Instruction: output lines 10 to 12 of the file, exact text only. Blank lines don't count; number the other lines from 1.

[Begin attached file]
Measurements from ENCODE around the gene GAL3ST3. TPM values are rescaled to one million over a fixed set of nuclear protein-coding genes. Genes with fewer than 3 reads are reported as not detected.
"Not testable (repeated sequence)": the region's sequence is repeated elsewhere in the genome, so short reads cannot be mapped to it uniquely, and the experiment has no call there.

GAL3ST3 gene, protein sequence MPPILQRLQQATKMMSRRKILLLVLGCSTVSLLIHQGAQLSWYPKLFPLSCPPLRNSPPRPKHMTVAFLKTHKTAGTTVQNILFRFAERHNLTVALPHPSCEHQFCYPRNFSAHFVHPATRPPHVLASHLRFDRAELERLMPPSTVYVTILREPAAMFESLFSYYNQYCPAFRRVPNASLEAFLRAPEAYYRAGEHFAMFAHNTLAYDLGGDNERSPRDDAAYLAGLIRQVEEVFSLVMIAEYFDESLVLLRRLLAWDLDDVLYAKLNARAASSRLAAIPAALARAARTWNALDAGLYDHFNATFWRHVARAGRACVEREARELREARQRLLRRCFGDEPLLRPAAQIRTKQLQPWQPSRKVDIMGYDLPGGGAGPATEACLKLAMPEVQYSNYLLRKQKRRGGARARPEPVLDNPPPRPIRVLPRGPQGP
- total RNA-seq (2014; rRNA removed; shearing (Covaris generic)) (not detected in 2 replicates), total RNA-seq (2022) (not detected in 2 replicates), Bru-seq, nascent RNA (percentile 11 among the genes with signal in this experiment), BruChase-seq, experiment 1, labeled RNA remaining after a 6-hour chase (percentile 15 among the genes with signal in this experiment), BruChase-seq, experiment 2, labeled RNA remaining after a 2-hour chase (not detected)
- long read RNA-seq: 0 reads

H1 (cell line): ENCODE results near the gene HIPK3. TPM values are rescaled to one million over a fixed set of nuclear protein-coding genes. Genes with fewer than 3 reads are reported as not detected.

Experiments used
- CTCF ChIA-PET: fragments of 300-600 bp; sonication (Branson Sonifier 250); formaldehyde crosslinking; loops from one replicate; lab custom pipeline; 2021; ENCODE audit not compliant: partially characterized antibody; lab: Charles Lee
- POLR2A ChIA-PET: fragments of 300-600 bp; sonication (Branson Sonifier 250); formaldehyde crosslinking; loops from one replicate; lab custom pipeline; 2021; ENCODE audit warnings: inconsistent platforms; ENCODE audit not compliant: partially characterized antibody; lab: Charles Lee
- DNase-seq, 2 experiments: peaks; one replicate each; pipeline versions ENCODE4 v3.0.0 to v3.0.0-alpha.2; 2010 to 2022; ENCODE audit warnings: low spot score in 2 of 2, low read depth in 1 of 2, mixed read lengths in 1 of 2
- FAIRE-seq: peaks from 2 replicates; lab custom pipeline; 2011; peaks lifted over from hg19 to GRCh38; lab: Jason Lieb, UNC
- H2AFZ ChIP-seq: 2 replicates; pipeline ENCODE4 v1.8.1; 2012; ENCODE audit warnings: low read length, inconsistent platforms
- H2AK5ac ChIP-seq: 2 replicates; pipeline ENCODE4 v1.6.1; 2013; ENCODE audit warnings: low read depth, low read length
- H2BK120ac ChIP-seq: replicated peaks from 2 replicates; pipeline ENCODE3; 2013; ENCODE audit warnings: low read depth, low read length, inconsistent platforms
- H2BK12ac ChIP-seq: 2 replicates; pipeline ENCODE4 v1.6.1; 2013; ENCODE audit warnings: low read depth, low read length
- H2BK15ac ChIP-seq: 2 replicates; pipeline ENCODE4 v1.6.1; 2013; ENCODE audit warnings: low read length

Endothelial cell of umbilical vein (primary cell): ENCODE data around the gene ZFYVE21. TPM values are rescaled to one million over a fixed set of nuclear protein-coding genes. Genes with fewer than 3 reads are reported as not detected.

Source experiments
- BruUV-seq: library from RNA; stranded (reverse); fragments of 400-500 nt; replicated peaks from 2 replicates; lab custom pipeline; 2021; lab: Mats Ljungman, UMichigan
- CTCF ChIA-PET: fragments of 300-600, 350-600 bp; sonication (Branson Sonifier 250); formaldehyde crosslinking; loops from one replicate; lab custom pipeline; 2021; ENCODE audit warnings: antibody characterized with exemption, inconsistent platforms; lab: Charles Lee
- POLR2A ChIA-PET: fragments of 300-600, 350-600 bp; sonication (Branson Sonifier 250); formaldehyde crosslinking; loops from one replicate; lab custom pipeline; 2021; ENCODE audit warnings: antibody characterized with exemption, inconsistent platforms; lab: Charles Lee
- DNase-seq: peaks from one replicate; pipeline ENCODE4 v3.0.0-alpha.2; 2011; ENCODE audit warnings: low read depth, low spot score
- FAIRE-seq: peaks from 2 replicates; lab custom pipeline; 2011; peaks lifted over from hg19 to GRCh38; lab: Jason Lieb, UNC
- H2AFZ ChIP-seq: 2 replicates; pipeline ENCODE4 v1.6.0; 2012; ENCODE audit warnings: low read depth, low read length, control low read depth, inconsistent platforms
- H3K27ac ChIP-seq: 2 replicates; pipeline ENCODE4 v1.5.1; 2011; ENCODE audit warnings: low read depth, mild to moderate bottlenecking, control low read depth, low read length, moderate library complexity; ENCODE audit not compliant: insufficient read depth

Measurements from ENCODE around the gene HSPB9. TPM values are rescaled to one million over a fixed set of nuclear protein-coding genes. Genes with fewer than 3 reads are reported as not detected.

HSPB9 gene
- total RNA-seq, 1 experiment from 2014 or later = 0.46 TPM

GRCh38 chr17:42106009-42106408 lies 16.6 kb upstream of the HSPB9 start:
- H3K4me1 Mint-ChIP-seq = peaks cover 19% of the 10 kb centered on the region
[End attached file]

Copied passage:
- DNase-seq, 2 experiments: peaks; one replicate each; pipeline versions ENCODE4 v3.0.0 to v3.0.0-alpha.2; 2010 to 2022; ENCODE audit warnings: low spot score in 2 of 2, low read depth in 1 of 2, mixed read lengths in 1 of 2
- FAIRE-seq: peaks from 2 replicates; lab custom pipeline; 2011; peaks lifted over from hg19 to GRCh38; lab: Jason Lieb, UNC
- H2AFZ ChIP-seq: 2 replicates; pipeline ENCODE4 v1.8.1; 2012; ENCODE audit warnings: low read length, inconsistent platforms